State attorneys general can play a critical role in protecting and enforcing workers’ rights. There has been a significant uptick in the involvement of state attorneys general in this area in the past several years. Most recently, several state attorneys general have been highly active in taking action to protect workers during the coronavirus pandemic.

While there are variations in state attorney general office resources and jurisdiction, these offices often have a range of powers that can enable them to advance and defend workplace protections and ensure that employers comply with the law. This current report details the proliferation of state attorney general activities in support of workers’ rights from mid-2018 to the present.

Related news articles: 
Pa. is part of growing movement of state AGs defending workers’ rights, report finds, Philadelphia Inquirer, by Juliana Feliciano Reyes, Posted: August 27, 2020
State AGs Taking On Bigger Workplace Enforcement Role, Law360 , By Braden Campbell Posted: August 28, 2020

... Read more about Workers’ Rights Protection and Enforcement by State Attorneys General

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No Mask, No Service Rules Leave Workers Open to Customer Abuse

July 21, 2020

Robert Iafolla
Fatima Hussein
Bloomberg Law

Retail and food service workers who face verbal abuse and even physical violence from customers objecting to pandemic mask requirements have little legal guarantee that their employers will protect them.

“Mask requirements protect workers and create legal and social norms,” said Terri Gerstein, director of the State and Local Enforcement Project at Harvard University’s Labor and Worklife Program. “Not having mask requirements makes it exponentially harder for businesses to require them, and it sets up workers at retail establishments and in the service industry to have exactly these kinds of confrontations.”... Read more about No Mask, No Service Rules Leave Workers Open to Customer Abuse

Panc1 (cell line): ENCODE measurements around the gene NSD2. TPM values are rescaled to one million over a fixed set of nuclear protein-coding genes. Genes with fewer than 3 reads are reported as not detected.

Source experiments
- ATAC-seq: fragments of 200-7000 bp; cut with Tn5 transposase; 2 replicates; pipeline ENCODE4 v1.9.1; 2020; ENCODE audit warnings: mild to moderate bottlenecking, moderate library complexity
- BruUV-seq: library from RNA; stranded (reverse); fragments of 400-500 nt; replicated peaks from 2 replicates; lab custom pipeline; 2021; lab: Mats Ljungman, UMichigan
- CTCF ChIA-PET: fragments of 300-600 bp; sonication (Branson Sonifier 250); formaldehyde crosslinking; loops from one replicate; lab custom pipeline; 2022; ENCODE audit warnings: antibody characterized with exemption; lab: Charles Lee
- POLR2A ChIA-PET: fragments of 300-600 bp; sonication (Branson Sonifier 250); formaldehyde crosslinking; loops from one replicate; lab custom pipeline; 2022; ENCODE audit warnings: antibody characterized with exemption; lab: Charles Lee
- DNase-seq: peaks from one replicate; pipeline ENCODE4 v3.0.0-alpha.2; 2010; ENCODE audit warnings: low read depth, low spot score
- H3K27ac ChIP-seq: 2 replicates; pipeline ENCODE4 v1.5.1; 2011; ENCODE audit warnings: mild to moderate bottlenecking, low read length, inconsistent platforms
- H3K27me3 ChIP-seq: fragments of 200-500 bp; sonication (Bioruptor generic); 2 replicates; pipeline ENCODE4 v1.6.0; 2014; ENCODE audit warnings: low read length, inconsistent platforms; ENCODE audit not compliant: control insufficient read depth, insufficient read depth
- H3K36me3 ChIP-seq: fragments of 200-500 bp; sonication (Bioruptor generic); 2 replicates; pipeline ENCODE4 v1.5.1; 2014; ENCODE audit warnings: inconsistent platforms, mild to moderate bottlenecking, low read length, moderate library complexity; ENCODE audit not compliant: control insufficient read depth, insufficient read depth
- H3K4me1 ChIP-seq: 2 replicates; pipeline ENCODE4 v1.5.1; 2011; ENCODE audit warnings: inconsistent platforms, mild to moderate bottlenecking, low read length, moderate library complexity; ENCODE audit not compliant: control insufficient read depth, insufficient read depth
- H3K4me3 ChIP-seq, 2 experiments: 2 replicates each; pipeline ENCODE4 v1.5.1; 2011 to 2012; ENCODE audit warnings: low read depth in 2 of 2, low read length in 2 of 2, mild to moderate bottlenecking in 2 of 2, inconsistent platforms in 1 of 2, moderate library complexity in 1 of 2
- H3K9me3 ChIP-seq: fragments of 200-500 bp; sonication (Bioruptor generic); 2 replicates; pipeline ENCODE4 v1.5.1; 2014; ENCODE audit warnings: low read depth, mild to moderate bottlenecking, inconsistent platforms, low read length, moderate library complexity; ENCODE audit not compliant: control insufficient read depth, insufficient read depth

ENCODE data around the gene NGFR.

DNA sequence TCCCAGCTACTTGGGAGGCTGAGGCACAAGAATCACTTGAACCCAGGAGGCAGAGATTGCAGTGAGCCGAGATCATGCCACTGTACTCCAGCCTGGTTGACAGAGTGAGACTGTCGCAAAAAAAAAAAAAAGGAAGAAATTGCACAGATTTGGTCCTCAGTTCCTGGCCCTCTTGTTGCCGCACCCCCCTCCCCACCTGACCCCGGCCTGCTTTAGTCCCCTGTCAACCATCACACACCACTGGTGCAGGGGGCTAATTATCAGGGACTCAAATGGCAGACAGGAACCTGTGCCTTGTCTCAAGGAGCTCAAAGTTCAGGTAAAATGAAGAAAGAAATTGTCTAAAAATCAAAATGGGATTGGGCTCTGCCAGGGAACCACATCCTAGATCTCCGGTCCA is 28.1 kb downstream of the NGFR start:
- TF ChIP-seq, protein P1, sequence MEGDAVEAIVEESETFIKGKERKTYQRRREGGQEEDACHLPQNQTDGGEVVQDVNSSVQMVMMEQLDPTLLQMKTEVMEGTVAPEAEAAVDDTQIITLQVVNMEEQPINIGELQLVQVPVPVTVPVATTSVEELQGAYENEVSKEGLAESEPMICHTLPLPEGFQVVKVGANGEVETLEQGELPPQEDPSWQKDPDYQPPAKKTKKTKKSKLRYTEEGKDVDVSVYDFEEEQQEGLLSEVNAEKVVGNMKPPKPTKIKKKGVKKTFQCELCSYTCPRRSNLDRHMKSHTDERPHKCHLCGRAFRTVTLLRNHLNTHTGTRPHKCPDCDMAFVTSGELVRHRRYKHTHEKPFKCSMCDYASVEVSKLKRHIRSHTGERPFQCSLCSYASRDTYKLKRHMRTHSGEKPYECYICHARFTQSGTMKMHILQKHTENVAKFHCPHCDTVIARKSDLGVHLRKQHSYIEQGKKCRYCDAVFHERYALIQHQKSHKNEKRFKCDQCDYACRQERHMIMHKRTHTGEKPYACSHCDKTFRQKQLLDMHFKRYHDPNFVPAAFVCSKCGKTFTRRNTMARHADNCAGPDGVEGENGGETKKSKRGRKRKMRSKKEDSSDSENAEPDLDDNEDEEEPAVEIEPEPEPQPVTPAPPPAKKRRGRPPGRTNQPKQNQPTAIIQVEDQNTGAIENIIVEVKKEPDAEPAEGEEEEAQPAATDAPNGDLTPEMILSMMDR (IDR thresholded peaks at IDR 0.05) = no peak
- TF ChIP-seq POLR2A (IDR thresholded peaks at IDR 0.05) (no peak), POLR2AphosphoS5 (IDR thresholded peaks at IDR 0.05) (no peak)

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These Furloughed Workers Must Sign Arbitration Agreements To Get Their Jobs Back

July 22, 2020

Dave Jamieson
HuffPost

Jana Alexander was furloughed from her job at The Container Store when the pandemic began in early spring. With the economy reopening, the company recently invited her back to her old position at her store in Southlake, Texas. But there was a catch.

Alexander would have to sign an arbitration agreement, giving up her right to sue The Container Store in court if she was mistreated. Her welcome-back letter made clear she had little choice in the matter if she wanted to draw a paycheck: “This job offer is contingent upon agreeing to our Mutual...

Read more about These Furloughed Workers Must Sign Arbitration Agreements To Get Their Jobs Back